THE

APPENDIX 4 - SYNTAX HIGHLIGHTING IN THE


This appendix contains details on syntax highlighting in THE. Syntax highlighting is the mechanism by which different tokens within a file; usually containing source code, are displayed in different colours.

The model THE uses for its syntax highlighting is based on the model used by KEDIT for Windows from Mansfield Software. This model is extremely configurable and flexible. While most of the KEDIT features are implemented, THE also adds a couple of other features that make the syntax highlighting even better.

This appendix concentrates on the format of THE language definition files. For a description of the commands that manipulate other aspects of syntax highlighting in THE, see the descriptions of the following commands: SET AUTOCOLOR , SET COLORING , SET ECOLOR , SET PARSER .

Performance Impact

Syntax highlighting in an editor comes at a cost; reduced performance.

Because of the extra processing required to determine which characters are displayed in which colours, displaying the screen is slower. As THE recalculates the display colours after every displayable key is pressed, then you may notice a reduction in responsiveness.

The more features that are specified in a TLD, the slower the syntax highlighting will be. To dynamically turn on or off the application of some headers within a TLD file, see the SET HEADER command.

For those languages that allow paired comments (ie they can span multiple lines) performance is impacted even more. This is because THE has to determine if the lines being displayed are within one of these multi-line comment pairs which may start before the first displayed line.

THE will incorrectly display syntax highlighting in certain circumstances. This is because THE does not fully parse the complete file to determine the correct colours; that would be too slow. Instead, THE checks the currently displayed lines and determines the syntax highlighting based on these lines.

Where THE will get syntax highlighting wrong:

If all displayed lines are within a multi-line comment block and neither the starting comment token nor the ending comment token are displayed. THE will treat the displayed lines as code.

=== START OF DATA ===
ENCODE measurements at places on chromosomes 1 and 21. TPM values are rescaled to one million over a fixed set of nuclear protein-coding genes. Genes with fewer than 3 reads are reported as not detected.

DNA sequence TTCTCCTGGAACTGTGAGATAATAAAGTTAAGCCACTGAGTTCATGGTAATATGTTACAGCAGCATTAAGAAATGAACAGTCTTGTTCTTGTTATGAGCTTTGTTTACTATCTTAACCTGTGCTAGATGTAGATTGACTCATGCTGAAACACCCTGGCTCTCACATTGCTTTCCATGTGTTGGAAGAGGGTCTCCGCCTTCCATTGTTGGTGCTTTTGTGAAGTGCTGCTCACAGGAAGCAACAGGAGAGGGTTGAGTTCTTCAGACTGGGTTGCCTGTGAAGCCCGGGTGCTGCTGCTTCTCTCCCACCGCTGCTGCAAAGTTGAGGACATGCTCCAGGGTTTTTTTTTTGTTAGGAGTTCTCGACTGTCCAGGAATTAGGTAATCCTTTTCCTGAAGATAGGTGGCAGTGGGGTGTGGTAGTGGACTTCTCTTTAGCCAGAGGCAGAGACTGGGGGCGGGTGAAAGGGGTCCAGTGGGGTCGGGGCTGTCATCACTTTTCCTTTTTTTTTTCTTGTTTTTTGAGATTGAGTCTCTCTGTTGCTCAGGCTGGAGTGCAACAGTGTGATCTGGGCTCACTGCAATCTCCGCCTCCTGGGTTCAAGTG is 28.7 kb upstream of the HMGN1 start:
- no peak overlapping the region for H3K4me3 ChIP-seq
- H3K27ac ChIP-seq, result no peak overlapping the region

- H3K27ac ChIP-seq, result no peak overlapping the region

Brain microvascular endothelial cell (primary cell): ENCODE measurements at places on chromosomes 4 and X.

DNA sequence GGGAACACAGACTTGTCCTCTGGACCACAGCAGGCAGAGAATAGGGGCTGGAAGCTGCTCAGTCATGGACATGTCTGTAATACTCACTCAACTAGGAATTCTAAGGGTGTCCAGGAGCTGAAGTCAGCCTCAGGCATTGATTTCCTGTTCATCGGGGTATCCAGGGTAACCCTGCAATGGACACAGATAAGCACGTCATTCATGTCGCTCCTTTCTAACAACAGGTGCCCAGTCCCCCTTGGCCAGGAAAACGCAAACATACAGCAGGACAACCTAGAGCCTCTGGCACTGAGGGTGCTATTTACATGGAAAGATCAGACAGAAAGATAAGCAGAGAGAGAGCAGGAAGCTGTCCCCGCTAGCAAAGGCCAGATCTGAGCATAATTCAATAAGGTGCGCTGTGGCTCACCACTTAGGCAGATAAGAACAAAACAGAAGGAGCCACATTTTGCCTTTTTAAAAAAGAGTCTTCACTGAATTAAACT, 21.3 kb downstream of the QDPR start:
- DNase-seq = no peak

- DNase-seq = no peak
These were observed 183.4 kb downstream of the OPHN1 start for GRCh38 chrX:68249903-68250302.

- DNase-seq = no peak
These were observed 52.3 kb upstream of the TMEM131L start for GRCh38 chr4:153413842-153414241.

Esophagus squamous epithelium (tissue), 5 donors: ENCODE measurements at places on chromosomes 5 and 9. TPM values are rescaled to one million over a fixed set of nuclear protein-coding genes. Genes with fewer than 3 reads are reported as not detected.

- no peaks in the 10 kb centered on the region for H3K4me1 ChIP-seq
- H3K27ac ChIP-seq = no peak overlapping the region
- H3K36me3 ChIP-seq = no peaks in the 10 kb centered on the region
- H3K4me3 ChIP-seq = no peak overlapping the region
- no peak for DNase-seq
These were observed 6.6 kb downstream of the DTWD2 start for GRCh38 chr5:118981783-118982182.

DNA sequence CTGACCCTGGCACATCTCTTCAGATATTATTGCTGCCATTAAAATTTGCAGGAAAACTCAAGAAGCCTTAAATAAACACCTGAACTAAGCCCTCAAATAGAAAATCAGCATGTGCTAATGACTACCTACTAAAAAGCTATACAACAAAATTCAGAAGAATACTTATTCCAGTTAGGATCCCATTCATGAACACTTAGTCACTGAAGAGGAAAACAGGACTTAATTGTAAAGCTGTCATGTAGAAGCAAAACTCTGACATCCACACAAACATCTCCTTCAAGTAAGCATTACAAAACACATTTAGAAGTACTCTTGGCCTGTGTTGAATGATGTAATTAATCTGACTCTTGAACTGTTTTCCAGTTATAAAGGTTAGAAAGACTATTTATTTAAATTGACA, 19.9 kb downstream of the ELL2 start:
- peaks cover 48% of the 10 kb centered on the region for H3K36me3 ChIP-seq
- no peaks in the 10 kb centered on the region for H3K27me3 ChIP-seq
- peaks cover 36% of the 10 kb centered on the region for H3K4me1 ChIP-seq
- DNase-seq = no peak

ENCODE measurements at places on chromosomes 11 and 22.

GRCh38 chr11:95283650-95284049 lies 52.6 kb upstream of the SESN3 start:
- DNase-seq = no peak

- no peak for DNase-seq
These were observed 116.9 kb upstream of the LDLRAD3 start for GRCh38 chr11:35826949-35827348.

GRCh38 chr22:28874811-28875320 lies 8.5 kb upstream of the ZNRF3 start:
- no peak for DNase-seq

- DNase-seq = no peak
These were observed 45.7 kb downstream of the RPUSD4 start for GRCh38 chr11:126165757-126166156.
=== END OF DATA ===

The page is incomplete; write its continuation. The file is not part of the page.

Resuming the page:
When the starting or ending comment tokens for multi-line comments are part of a language string.

Also bear in mind that excluding large portions of the file with ALL, will dramatically slow down checking of multi-line comments.

File Extensions Vs Magic Numbers

A THE extension to the KEDIT syntax highlighting model is support for magic numbers . (See SET AUTOCOLOR for more details). For the default parser s, where there might be a conflict between setting syntax highlighting based on a file extension or a magic number , the file extension mapping takes precedence.

THE Language Definition Files

THE Language Definition Files usually have a file extension of .tld. THE comes with a small number of sample TLD files. Look at these files in conjunction with the following descriptions to fully understand how to write your own TLD files.

TLD files consist of several sections identified by header lines. Header lines start with a colon in column one. Items within the particular header are listed on separate lines after the header to which they apply. Blank lines are ignored, and so are comments (* as first non-blank). Each item that can be repeated occurs on a separate line. The above definition of what a TLD file looks like is expressed in the TLD file; tld.tld.

Many items in a TLD are specified as a regular expression (RE). THE supports a number of RE syntaxes for targets. All REs specified in a TLD are parsed using the EMACS syntax. For details of RE usage in THE see Appendix 7.

The purpose of each header and the valid contents are explained below.

:identifier

This section specifies, using a regular expression how a keyword in the language is defined. The only item line contains three regular expressions separated by space characters.
Syntax:
first_char_re other_char_re [last_char_re]
Meaning of options:
first_char_re
This regular expression specifies the valid characters that an identifier can begin with.
other_char_re
This regular expression specifies the valid characters that the remainder of characters in an identifier can consist of.